When I am reading an essay infused with lyrical, lilting, and elongated syntax, I get lost in the wonder, the wander through the language as if I’ve stepped through the door of an unfamiliar house, and I move from room to room, not understanding how I got there or why this room opens to this other one, and I forget to worry where I am or where the door is that will lead me out. But then I turn the page and see it there, the final sentence.

I put my hand over the words, not wanting to leave. And then I surrender.



Truth Serum: Memoirs (Houghton Mifflin 1996): 15-27.

Threepenny Review (Fall 1996): 67.

3 Brevity 42 (March 2013): 2013/the-memory-of-my-disappearance/

4 While these examples do not convey the complexity and variety of these essayists’ writing as a whole, they do serve to establish that some writers do, in fact, create a recognizable syntax.

5  “On Some Verses of Virgil”

6  “On A Bachelor’s Complaint of the Behaviour of Married People”

7 She most often serialized in threes. In this sentence, it’s the chair, the china bowl, and the brown ring.

8  “Street Haunting: A London Adventure”

9 In a 1963 review of The Fire Next Time, the essay collection that followed Notes on a Native Son, The New York Review of Books noted, “He is in love [ . . . ] with syntax, with sentences that mount through clearly articulated stages to a resounding and clarifying climax and then gracefully subside.”

10  “Notes on a Native Son”

11  “Why I Write”

12  In Cold Blood.

13 In B.J. Hollars’s Blurring the Boundaries: Explorations to the Fringes of Nonfiction (U of Nebraska Press, 2012): 60-71.

14 From Church’s meta-essay which follows “Thirty Minutes” in the anthology.

15 In Dinty W. Moore’s The Rose Metal Press Field Guide to Flash Creative Nonfiction (Rose Metal Press, 2012): 86-92.

16  PANK (Spring 2014): 127-130.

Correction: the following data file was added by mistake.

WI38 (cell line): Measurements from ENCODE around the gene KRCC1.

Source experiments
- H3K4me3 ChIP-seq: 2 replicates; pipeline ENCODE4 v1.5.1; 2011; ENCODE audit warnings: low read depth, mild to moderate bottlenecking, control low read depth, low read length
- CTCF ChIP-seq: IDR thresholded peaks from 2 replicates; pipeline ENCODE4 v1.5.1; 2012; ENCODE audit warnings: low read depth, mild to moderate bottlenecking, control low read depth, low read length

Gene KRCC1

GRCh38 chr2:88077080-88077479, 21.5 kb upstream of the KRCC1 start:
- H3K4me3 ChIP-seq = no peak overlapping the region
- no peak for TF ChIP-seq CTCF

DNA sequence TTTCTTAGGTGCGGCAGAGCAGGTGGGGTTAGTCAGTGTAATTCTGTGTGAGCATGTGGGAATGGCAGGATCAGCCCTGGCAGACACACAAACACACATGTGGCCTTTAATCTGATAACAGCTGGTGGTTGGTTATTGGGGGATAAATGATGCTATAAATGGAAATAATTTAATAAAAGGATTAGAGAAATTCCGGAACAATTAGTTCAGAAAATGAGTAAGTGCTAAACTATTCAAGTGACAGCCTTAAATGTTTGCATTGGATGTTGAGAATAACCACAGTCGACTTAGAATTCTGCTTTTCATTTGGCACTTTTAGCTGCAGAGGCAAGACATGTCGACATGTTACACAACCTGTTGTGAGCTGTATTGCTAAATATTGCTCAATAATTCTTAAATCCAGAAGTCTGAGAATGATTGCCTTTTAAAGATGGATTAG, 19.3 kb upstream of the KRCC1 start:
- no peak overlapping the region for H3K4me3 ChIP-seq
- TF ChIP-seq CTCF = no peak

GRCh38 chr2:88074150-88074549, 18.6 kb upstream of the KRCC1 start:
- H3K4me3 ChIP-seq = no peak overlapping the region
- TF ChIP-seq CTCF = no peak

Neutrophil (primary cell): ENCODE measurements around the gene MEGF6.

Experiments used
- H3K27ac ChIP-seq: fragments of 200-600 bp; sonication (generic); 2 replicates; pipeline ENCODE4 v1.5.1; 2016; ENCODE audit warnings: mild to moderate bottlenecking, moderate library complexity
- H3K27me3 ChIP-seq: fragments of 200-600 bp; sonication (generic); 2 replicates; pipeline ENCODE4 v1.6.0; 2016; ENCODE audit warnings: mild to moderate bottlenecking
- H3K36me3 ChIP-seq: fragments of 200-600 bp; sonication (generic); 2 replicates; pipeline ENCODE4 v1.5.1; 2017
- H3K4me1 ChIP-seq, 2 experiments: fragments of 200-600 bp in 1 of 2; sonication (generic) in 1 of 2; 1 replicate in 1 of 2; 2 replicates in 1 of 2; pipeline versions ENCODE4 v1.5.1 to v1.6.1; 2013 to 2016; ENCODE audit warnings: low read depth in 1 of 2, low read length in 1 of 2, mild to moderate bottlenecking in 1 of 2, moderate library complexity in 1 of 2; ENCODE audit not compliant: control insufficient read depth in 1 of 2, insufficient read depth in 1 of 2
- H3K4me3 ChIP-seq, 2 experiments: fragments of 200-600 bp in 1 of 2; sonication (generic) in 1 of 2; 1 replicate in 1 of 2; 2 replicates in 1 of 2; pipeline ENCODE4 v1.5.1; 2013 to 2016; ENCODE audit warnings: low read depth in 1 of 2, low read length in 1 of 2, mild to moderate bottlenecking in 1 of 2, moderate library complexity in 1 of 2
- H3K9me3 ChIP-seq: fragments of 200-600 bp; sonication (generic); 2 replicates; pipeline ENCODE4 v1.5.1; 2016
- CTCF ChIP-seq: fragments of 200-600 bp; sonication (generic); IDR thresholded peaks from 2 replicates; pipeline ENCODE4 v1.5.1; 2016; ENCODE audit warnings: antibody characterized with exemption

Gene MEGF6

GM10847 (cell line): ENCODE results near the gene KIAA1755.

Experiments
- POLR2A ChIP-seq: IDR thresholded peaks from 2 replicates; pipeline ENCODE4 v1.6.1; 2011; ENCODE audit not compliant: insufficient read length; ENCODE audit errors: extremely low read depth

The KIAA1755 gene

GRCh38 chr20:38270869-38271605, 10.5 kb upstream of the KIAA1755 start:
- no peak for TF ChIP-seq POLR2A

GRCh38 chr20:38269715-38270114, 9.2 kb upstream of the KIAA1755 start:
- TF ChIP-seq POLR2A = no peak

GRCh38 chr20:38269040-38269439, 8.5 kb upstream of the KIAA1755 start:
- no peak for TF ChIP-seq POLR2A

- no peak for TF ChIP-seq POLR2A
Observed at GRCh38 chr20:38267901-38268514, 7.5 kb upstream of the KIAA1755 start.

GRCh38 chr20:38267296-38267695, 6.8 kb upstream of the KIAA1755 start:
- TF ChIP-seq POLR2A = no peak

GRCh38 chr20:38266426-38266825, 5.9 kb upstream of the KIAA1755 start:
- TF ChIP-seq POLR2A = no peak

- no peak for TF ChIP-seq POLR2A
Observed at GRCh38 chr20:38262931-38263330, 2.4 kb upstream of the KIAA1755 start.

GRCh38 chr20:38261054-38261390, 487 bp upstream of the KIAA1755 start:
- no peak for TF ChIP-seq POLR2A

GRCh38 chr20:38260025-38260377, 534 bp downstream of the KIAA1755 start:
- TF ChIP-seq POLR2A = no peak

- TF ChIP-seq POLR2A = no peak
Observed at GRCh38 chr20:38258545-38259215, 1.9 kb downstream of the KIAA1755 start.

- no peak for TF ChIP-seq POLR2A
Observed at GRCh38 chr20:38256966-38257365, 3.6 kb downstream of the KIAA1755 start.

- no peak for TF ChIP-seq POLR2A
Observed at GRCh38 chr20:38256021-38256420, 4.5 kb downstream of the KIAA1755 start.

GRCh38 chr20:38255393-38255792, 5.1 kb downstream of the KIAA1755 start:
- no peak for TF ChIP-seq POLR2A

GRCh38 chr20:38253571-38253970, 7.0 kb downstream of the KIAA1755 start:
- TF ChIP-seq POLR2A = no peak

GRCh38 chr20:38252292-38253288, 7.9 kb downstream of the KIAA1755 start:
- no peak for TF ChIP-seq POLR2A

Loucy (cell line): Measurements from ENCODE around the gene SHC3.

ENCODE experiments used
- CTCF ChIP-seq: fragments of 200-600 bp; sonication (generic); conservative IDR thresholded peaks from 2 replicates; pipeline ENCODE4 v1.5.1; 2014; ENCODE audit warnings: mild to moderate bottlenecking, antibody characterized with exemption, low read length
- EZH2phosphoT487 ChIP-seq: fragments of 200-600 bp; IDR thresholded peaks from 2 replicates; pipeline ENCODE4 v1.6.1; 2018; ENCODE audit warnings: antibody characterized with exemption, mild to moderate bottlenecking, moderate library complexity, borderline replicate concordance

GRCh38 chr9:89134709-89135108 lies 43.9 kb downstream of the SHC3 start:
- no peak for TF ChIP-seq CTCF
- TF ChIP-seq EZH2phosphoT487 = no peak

17 Theodor W. Adorno and Susan Gillespie. The Musical Quarterly. Vol. 77, No. 3 (Autumn, 1993): 401-414.

18 Both quotes included in this section by Tall and D’Agata can be found in “The Lyric Essay.” Seneca Review: academics/senecareview/lyricessay.aspx

19  Rough Likeness (Sarabande Books, 2011): 67-71.

20 “An Interview with Lia Purpura.” Smartish Pace. 2007: http://

21 Brevity 25 (Spring 2012): letter-to-a-future-lover/

22  Personal interview via e-mail.  28 May 2014.

23 DIAGRAM: The All-Essay Spectacular 12.1: http://thediagram. com/12_1/oliu.html

24  Personal interview via e-mail. 28 May 2014.

25 Brevity 31 (Fall 2009): brevity/past%20issues/brev31/miller_swerve.html

26 Brevity 36 (May 2011): brevity/pastissuestwo/brev36/roxgay36.html

27 Fenney, Nolan. “Roxane Gay’s Riveting Debut Novel.” Time (7 May 2014): state-review/

Charles, Ron. “An Untamed State by Roxane Gay.” Washington Post (27 May 2014): entertainment/books/an-untamed-state-by-roxane-gay/2014/05/ 27/0ebe0f7c-e28a-11e3-8dcc-d6b7fede081a_story.html

“An Untamed State.” Kirkus Review (11 May 2014): https://www.

28  Personal interview via e-mail.  September-October 2012.

29 The Rumpus (13 April 2014): the-sunday-rumpus-essay-parade/

30 All Lazar essays mentioned are from his collection, Occasional Desire: Essays (University of Nebraska Press, 2014).

31  Personal Interview via e-mail. 21 May 2014.

32 Ruefle, Mary. Madness, Rack, and Honey: Collected Lectures. Wave Books (2012): 4.


Jill Talbot is the author of Loaded: Women and Addiction (Seal, 2007), the co-editor of The Art of Friction: Where (Non)Fictions Come Together (University of Texas, 2008), and the editor of Metawritings: Toward a Theory of Nonfiction (Iowa, 2012). Her essays have appeared in Brevity, DIAGRAM, Ecotone, Passages North, The Paris Review Daily, The Pinch, Seneca Review, and more.